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exposed as he is, or perhaps have to prefer going in, in some degree with the plan of the antimercurialists. In warm latitudes, and in fine settled weather, we can venture without much fear, to give the medicine even though the patient be at duty.

In these ships there is no commode for the convenience of the sick, and this is a great want. It must undoubtedly be often productive of very injurious effects for a man labouring under disease to rise from his warm bed, probably frequently in the night, and probably when it rains hard and a piercing wind blows, and go to the head of the ship, where the common commode is. Yet this be must do, for there is no place else. And from this cause are we often obliged, when the weather is bad, to put off for a time giving medicine which we are inclined to give. . But the case sometimes demands immediate attention; and when the disease is dysentery, the circumstance is exceedingly unfortunate. In such cases, in cases where we suppose there is danger, disagreeable as it is for the healthy,

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the patient must not be allowed to leave the birth.

Emetics are now not so frequently prescribed in diseases of warm climates as they have been, but still cases occur now and then where we think they are called for, and when these cases happen the surgeon must in general be content to take a little trouble. As no one else thinks it their business to assist the sick man, and as the sick man in many cases must have assistance, the surgeon cannot refuse to become the assistant. · He must push about and get whatever is required; he must indeed, if he does what is right, superintend the whole operation.

There is also some difficulty occasionally ex perienced when a patient is recovering from disease; there is a difficulty in getting for him certain things in the shape of food or drink which we think he requires. It is well known that a person just getting the better of an acute complaint, requires a little nursing. The stomach will receive and relish, when weak, many kinds of light pleasant nourishment, though it loathes the common fare of sailors, and much can often be done for the patient, the cure can sometimes be considerably expedited by a little attention to diet. Yet no provision of this kind is made, There is nothing whatever laid in for the sick. And though in almost every ship, such things when they are really needed, can easily be got, still it is a little inconvenient not to have them. And even though they can be got, there is often from the want of proper assistance and regulation, some difficulty experienced in the preparation of them.

He, then, who goes, surgeon of a privatetrading ship must not expect to be altogether comfortable; he must not expect a practice so smooth as he may have been accustomed to on shore, I do not say he will have, by any means, a laborious situation, for his sick are never very numerous; but he will have rather a troublesome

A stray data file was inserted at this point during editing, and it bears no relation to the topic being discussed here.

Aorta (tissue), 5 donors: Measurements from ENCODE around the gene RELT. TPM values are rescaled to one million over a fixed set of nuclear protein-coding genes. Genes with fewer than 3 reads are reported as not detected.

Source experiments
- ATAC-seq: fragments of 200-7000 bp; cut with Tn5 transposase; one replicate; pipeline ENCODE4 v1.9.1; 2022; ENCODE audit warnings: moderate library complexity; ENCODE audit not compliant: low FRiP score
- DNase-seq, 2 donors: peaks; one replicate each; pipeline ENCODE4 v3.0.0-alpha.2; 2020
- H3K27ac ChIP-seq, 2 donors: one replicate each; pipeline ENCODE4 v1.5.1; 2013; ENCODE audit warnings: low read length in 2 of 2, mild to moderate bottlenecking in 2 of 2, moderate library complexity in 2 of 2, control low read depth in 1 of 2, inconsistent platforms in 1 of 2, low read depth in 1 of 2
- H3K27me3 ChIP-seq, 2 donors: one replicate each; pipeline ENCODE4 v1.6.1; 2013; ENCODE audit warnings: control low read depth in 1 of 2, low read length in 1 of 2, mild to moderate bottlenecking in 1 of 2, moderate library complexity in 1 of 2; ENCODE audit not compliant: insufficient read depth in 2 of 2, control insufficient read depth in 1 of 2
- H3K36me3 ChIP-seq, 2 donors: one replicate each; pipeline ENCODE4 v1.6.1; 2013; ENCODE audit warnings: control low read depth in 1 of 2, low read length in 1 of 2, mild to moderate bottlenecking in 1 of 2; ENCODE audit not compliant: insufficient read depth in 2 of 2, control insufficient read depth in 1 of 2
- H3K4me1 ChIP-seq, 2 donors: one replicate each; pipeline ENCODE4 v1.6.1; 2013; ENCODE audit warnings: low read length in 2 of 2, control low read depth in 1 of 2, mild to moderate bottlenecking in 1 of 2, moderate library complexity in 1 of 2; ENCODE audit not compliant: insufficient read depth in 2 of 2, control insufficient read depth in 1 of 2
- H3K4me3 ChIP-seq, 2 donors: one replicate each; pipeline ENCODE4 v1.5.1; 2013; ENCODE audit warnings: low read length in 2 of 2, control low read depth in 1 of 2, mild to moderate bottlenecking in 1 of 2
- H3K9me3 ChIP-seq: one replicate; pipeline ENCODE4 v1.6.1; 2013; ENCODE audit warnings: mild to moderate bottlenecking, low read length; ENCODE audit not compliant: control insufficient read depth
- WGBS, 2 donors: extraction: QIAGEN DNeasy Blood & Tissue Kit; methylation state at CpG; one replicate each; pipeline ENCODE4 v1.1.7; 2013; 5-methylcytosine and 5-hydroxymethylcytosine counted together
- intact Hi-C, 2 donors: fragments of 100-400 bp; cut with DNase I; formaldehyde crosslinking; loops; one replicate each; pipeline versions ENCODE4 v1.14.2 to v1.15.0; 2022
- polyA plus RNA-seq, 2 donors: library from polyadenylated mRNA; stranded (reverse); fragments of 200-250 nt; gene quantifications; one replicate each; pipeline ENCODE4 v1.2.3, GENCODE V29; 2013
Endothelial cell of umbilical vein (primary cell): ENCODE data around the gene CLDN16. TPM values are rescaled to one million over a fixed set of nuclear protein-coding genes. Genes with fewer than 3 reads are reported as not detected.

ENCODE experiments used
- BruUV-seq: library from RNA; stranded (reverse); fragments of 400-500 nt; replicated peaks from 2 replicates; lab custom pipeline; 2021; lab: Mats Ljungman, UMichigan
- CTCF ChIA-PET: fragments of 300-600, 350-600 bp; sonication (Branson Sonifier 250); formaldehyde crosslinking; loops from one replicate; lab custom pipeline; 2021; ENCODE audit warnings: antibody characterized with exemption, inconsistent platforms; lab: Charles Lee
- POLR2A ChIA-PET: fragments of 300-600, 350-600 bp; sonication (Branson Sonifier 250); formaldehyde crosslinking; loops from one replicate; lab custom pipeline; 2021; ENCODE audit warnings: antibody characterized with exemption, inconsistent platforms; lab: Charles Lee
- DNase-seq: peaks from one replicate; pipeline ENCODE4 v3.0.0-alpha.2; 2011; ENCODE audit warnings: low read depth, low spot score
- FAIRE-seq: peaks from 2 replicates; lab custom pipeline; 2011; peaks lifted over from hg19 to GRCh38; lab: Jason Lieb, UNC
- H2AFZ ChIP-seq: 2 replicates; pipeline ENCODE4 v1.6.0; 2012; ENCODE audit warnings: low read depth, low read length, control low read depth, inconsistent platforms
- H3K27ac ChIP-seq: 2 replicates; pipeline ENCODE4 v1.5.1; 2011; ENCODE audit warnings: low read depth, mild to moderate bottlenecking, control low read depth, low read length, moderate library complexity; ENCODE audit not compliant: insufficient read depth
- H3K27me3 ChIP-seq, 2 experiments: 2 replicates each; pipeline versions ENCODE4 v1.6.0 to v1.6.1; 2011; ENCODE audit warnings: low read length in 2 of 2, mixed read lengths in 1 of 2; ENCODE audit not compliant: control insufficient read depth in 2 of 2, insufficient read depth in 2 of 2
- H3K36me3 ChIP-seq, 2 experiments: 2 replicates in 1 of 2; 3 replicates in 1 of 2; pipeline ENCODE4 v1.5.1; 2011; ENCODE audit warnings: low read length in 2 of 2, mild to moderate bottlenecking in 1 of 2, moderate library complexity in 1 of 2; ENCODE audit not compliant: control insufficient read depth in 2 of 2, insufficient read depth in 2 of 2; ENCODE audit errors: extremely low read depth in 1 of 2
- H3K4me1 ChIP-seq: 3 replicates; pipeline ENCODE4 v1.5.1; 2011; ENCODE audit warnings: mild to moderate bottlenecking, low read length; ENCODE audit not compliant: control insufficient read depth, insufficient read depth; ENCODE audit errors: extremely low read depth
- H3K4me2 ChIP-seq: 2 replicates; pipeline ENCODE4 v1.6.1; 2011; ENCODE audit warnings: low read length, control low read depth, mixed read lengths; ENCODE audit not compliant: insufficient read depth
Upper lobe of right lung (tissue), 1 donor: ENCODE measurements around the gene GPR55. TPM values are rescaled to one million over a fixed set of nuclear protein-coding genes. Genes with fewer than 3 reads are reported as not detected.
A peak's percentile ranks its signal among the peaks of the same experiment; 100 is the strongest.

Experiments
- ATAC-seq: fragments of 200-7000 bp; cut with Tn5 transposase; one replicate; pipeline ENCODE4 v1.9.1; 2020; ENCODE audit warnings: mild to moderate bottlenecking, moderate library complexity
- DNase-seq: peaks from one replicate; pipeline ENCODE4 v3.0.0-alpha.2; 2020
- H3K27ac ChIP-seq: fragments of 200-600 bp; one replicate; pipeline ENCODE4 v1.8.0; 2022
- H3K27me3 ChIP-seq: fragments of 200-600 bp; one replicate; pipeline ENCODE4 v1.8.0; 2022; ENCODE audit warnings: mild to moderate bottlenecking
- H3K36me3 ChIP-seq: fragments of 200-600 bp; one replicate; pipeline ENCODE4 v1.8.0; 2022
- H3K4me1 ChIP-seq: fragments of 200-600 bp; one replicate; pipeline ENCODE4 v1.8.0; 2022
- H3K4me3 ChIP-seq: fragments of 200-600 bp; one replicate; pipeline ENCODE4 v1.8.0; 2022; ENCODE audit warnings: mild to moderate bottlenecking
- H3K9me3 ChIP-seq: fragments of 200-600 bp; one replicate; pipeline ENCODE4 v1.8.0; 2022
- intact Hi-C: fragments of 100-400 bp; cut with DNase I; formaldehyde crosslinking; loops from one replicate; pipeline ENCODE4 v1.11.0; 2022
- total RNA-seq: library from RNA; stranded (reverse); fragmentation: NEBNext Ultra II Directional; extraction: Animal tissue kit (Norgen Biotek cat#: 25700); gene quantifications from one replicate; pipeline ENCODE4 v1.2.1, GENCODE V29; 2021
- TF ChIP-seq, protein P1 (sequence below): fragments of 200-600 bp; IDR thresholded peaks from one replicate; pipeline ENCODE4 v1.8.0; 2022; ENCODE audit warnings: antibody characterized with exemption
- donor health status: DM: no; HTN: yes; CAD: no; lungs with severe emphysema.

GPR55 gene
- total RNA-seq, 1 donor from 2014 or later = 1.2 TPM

He must lay his account with meeting a good many annoyances, and annoyances too, which, with all the trouble he can take, he will not be able to get completely remedied, But much certainly depends upon management; and though in many respects he is placed a little awkwardly, still, if he goes rightly about things, he will manage to lighten many of his grievances, and get on, upon the whole, tolerably well. Though he may find the situation a little irksome at first, as he gets better acquainted with it, he will get better pleased with it; the practice, which appeared at first the most disagreeable, he comes in a little time not to think so hardly of. If he looks about, he will generally find some one among the men possessing rather a more kindly disposition than the others, who will be ready to lend him a helping hand in his sick charge. If he manages well, he need not have any great difficulty in getting whatever things he in the shape of nourishment for the sick prepared; and from the liberality of almost every commander, he need not want when he requires it, either wine, or fresh food, or any thing else the ship can afford. However, as I have already hinted, he must take the most part of the labour upon himself. He must make up his own medicine; he must carry it himself to the patient, and he must see it taken; for Jack, even when ill, would rather dispense with the doctor's drams, and unless the doctor takes the trouble to see them fairly down the throat, the chance is, they never will go that road. He must see that the drinks, &c., which his patient requires are really made and given; and if his patient be very ill, he must not think it too much even to attend occasionally and help him to them. In short, if he wants to have any credit by his practice, he must be apothecary and surgeon and nurse altogether; he must, in a word, superintend all and do all.

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But surely it is incumbent on the owners of ships to send rather more hands than just enough to do the duty. Almost always one or two out of the number are unable for duty, and sometimes five, six, or more; and when this is the case, the labour comes very hard upon the remainder; indeed, they have sometimes considerable difficulty in getting the business carried on at all. The expense of a few supernumerary hands would

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